[22] Mr Lee submitted that the Full Bench should grant an order for lost remuneration of an amount totalling $146,372.13 (gross). This amount includes $20,592.28 (gross) holiday pay and $14,470.25 (gross) public holiday pay that he contends he did not receive since commencing employment at Superior Wood on 15 November 2014.


[23] In paragraphs [48]-[55] of the May decision, we set out the provisions of the FW Act and the principles derived from case law relevant to the consideration of grant of the remedy of reinstatement in an unfair dismissal case. In this decision we rely upon, but do not repeat, the principles referred to in the May decision.

[24] Mr Lee continues to seek the remedy of reinstatement. There are a number of matters, which we do not perceive to be factually in dispute, which support his reinstatement to employment with Superior Wood:

(1) Mr Lee had a good employment record, with no performance or conduct concerns up to the time Superior Wood introduced its new Site Attendance Policy requiring employees to sign on and sign off for work using newly-introduced fingerprint scanners (Policy).

(2) It was found in the first appeal decision that there was no valid reason for Mr Lee’s dismissal. Nor can it be said that Mr Lee engaged in conduct which contributed to him being dismissed or provided any justification for any other form of disciplinary action. As was found in the first appeal decision, Mr Lee’s genuine consent was required for his fingerprint to be scanned, and he was entitled to withhold that consent.

(3) When Mr Lee was first required to comply with the Policy, he constructively advanced his objections to the Policy prior to his dismissal without creating any broader issues in the workplace.

(4) Mr Lee has suffered continued unemployment since his dismissal, with a consequent loss of income.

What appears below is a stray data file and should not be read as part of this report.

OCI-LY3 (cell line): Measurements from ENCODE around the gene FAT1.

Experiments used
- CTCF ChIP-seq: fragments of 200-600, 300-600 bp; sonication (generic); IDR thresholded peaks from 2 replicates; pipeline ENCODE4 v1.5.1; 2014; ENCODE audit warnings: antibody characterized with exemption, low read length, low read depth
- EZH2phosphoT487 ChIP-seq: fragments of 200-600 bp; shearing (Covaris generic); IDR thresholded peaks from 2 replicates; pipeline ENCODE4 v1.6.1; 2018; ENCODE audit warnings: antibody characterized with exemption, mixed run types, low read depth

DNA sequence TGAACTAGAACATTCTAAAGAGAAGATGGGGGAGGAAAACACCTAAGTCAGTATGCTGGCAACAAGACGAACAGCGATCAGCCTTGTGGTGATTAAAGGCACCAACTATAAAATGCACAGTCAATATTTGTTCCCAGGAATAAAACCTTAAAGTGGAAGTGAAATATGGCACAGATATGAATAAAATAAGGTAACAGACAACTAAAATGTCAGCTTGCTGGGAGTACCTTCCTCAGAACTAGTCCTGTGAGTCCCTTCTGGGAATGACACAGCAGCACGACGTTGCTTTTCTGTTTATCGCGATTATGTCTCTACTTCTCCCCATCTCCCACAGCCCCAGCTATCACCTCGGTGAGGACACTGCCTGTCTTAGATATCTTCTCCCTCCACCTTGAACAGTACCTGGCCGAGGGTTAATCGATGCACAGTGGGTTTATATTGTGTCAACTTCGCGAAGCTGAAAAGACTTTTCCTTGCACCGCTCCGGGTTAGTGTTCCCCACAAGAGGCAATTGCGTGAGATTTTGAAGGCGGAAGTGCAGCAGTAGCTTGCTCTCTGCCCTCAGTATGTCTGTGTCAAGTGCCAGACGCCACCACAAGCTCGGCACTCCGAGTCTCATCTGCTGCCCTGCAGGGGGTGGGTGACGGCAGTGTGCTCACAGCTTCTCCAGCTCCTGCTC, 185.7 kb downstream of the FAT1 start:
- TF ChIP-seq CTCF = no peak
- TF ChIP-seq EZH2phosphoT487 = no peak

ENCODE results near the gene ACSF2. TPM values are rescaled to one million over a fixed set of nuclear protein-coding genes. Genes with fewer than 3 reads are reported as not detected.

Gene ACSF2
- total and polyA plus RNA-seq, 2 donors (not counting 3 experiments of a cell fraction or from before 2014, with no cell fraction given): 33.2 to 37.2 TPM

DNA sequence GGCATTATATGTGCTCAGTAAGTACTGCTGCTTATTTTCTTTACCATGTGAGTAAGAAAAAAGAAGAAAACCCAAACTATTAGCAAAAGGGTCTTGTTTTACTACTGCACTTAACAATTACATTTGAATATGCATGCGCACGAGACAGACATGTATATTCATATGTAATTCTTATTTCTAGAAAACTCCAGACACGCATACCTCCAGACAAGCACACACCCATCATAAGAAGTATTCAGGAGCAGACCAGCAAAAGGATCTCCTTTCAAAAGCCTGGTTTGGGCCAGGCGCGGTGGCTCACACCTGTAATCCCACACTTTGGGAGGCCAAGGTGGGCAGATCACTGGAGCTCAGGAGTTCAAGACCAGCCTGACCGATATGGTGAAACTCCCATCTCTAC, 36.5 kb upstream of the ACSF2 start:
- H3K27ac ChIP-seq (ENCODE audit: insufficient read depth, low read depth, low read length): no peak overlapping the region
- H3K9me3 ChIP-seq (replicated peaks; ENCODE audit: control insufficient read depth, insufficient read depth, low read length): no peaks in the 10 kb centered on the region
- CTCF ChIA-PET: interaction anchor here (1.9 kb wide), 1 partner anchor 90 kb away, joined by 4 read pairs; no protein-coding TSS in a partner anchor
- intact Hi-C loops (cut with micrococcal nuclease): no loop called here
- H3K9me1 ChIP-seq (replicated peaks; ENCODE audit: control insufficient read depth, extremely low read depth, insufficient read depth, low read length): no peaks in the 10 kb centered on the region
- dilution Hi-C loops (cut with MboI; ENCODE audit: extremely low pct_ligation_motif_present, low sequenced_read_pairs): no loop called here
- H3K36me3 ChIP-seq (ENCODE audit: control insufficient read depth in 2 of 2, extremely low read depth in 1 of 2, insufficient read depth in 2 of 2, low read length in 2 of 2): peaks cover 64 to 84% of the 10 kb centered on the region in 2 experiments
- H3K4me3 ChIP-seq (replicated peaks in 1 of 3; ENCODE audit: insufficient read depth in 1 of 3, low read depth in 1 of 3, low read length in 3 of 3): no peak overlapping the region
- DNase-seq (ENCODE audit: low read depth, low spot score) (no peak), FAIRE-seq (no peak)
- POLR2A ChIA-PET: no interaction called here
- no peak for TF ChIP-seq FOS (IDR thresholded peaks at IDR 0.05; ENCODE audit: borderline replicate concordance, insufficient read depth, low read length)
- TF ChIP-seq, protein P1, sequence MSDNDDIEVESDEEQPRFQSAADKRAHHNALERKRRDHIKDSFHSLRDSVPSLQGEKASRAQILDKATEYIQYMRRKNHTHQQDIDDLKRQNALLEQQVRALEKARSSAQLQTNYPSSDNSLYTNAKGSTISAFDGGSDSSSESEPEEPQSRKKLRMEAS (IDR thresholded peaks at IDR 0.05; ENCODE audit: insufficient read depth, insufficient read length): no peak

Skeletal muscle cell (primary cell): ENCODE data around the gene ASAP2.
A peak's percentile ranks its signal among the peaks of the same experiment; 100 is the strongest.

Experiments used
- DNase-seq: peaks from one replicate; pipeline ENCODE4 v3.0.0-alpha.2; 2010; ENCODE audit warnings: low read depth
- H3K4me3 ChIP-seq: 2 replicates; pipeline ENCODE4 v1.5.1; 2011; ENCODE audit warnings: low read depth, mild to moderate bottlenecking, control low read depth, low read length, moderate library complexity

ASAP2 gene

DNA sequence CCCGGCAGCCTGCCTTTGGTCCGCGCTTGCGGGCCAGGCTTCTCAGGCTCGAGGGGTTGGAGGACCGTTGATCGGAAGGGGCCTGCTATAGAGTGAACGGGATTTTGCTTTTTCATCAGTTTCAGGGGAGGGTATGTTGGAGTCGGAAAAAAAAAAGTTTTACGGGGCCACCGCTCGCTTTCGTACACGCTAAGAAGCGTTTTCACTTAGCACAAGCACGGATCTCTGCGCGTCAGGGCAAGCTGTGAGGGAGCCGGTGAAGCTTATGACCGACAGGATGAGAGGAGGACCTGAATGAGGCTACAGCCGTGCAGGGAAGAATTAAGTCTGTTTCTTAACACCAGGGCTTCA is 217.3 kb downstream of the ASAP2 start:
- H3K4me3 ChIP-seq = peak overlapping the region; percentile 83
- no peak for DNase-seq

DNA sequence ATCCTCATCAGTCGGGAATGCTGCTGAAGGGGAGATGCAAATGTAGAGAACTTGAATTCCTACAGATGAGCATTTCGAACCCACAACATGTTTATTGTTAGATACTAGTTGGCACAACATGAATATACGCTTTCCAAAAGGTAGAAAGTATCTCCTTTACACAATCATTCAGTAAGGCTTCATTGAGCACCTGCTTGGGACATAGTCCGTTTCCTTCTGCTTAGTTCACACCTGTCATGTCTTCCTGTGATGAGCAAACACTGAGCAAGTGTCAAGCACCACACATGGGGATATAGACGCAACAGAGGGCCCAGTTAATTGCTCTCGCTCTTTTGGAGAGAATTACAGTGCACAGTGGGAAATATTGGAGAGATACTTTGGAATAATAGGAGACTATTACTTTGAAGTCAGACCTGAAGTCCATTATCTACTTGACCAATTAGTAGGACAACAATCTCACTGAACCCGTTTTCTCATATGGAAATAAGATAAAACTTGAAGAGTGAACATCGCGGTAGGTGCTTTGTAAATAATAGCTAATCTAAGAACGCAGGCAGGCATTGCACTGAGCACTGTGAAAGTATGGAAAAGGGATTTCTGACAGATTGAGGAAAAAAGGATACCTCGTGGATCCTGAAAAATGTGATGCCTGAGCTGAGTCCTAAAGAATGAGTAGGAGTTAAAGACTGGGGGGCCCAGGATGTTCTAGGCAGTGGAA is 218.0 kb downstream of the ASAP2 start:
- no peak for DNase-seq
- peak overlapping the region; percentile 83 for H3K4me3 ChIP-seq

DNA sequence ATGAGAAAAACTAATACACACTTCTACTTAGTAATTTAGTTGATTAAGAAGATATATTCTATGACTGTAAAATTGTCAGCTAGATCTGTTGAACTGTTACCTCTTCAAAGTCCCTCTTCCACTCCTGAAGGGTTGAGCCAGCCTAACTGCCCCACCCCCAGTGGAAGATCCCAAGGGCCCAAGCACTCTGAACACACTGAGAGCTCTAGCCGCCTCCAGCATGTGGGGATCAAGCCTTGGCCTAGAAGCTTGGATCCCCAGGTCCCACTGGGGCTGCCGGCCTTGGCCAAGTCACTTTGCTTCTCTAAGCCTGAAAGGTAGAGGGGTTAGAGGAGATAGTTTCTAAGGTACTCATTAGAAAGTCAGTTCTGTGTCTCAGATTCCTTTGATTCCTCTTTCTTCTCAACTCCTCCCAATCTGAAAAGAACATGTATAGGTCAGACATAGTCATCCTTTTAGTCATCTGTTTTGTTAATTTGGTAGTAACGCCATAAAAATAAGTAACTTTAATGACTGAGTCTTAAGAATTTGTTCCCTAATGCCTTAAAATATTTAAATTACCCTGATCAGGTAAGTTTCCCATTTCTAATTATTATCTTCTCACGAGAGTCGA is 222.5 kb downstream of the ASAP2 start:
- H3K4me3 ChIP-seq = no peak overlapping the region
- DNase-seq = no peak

[25] In paragraph [76] of the May decision we also noted that Mr Lee had given evidence to the following effect before the Commissioner:

  There were no other outstanding issues or problems with trust prior to me being dismissed. And certainly, if I get reinstated I wouldn’t have any problems with trust. And I don’t think that the employer should either because it would be a continuation of my employment. There is no reason to suggest otherwise.” – Mr Lee when giving evidence in chief. 

  Superior Wood should have no concerns about Mr Lee’s willingness to comply with other policies “so long as they don’t require me to give my biometric data.” 

  The description of Mr Finlayson’s conduct did not relate to his overall conduct and “while I was working there I was very complimentary of my employer in regard to his honesty and sincerity about paying employees that were due, and that’s quite rare” and Superior Wood “never shirked paying superannuation” - Mr Lee in re-examination. 

  Mr Lee has very limited actual contact or dealings with Mr Finlayson in the workplace.